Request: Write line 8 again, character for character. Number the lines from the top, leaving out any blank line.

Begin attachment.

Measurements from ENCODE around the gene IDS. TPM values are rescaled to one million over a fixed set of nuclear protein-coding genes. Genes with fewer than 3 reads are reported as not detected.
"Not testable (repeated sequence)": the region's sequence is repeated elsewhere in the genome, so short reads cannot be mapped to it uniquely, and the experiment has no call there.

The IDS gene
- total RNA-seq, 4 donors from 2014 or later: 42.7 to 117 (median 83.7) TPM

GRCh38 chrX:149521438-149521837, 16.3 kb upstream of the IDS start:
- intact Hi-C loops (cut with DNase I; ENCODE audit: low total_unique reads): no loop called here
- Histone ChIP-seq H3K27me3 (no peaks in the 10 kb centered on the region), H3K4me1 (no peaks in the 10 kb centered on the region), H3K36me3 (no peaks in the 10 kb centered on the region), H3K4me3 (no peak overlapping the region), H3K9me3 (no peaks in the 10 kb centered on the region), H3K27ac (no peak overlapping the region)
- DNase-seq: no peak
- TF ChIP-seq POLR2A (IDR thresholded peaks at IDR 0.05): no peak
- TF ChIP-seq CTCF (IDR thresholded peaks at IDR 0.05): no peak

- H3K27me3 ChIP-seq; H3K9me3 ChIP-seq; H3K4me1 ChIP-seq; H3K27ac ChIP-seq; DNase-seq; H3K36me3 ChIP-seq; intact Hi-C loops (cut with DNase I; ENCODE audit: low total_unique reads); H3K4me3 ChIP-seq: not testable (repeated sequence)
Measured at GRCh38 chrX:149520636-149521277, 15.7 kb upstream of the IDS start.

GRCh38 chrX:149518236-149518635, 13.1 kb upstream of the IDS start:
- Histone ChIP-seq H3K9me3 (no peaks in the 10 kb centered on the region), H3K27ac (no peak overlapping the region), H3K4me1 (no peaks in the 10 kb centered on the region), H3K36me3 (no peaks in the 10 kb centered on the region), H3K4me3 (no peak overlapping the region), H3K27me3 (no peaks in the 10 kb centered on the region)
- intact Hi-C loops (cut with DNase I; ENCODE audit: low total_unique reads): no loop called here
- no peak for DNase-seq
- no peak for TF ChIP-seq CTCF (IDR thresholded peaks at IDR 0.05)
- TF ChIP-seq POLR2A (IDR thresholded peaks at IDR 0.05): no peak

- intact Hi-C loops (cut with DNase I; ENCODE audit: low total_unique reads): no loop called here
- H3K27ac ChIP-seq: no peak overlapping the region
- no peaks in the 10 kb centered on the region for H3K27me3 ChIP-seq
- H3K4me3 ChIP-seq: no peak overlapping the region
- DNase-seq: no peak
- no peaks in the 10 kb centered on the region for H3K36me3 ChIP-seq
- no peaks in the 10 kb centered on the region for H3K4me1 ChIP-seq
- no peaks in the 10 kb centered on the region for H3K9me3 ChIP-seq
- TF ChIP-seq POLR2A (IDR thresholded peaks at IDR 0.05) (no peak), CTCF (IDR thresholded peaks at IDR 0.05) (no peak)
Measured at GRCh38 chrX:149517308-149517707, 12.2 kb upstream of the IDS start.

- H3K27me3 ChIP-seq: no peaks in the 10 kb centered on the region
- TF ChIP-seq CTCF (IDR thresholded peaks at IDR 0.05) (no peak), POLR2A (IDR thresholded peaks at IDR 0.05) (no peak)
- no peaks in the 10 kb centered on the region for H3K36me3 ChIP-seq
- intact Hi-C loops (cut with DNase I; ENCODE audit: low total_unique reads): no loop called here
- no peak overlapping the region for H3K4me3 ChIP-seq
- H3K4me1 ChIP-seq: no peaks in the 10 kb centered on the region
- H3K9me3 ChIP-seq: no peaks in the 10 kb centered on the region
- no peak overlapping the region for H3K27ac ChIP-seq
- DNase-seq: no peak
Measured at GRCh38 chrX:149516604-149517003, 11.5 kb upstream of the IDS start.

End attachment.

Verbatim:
- DNase-seq: no peak